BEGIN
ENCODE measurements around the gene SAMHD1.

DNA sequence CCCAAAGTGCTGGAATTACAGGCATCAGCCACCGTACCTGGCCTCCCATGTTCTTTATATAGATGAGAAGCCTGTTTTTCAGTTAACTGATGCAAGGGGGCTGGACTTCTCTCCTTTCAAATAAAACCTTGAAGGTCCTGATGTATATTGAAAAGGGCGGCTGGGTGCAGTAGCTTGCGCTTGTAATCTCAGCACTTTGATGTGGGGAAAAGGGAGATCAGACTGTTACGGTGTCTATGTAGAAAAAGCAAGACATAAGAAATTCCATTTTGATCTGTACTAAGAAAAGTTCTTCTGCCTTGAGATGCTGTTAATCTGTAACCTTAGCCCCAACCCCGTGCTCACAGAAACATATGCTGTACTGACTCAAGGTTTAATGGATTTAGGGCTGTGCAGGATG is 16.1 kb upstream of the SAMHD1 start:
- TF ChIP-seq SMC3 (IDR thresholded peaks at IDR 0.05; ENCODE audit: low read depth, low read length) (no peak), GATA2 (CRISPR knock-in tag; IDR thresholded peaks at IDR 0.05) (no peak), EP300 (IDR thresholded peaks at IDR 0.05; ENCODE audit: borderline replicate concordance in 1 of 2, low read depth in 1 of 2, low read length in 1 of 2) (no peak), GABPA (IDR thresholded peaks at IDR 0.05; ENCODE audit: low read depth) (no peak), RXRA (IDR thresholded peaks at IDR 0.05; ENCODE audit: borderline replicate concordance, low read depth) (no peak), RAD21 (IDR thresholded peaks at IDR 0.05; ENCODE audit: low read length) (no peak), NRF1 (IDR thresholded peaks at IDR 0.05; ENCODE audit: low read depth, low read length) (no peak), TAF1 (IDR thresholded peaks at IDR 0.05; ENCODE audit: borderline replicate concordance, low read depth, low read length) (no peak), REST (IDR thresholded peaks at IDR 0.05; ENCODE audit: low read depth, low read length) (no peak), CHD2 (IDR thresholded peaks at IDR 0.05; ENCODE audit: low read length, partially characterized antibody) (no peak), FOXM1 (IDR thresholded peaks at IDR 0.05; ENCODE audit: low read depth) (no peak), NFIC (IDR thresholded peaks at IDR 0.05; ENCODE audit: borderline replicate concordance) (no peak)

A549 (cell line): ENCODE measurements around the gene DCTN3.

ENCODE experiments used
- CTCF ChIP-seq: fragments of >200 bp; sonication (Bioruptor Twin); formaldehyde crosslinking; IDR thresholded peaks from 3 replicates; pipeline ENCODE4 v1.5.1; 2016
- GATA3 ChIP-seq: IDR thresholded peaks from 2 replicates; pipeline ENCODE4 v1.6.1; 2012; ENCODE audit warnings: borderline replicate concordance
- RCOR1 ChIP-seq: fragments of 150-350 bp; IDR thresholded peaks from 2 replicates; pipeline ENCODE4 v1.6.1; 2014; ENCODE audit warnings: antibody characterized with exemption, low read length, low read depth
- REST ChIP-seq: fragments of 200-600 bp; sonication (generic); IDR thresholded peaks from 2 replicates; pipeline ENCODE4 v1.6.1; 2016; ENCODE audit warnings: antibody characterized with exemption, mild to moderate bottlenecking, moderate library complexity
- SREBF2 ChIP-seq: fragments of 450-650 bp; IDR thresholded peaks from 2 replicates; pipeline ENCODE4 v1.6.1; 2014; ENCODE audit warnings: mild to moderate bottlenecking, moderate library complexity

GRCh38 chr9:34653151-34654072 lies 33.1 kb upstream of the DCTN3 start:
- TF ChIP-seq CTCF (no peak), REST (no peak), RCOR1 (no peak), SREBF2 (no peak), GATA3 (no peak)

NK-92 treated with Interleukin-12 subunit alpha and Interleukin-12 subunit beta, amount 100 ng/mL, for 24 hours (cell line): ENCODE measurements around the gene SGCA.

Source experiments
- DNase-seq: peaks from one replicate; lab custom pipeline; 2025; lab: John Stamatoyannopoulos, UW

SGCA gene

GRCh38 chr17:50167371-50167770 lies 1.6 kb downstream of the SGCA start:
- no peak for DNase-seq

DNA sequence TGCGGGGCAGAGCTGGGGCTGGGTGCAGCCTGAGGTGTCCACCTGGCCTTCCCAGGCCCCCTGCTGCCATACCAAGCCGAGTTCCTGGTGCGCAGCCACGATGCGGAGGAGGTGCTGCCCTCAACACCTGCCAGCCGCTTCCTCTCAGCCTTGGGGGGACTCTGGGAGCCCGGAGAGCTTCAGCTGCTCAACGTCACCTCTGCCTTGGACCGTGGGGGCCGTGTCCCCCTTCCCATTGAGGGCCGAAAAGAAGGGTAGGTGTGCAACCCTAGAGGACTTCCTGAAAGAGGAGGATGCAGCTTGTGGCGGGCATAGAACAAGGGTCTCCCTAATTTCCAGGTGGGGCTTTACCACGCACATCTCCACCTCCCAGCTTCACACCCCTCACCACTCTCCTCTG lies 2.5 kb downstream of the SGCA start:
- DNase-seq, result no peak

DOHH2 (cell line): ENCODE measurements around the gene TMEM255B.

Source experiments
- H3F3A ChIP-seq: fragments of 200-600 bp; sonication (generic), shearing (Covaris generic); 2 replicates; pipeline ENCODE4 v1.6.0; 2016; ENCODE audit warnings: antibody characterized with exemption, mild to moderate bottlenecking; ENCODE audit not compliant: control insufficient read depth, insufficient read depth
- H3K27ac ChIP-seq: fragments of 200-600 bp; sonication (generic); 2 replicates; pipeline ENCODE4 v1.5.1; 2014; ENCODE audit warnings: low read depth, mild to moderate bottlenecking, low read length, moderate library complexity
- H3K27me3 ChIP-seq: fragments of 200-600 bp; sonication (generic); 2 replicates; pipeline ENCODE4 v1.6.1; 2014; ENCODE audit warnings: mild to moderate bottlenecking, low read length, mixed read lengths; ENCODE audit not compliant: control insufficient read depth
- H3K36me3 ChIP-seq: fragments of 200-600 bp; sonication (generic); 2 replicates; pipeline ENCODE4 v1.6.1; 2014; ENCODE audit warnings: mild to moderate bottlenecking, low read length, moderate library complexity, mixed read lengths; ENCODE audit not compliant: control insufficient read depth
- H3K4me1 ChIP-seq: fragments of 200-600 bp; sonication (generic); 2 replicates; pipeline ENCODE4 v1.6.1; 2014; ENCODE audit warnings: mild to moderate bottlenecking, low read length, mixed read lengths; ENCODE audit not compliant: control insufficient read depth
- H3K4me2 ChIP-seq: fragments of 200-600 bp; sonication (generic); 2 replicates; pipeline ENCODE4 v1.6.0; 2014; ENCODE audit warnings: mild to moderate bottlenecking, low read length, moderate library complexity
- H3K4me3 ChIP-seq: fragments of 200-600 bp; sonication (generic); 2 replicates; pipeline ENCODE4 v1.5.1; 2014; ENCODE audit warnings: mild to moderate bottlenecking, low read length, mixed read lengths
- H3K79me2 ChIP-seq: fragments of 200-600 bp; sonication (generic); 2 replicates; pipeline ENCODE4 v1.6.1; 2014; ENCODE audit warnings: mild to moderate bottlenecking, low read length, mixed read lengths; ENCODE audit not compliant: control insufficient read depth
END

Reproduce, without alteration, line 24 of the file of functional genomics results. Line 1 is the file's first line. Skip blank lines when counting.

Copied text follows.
- H3K27ac ChIP-seq: fragments of 200-600 bp; sonication (generic); 2 replicates; pipeline ENCODE4 v1.5.1; 2014; ENCODE audit warnings: low read depth, mild to moderate bottlenecking, low read length, moderate library complexity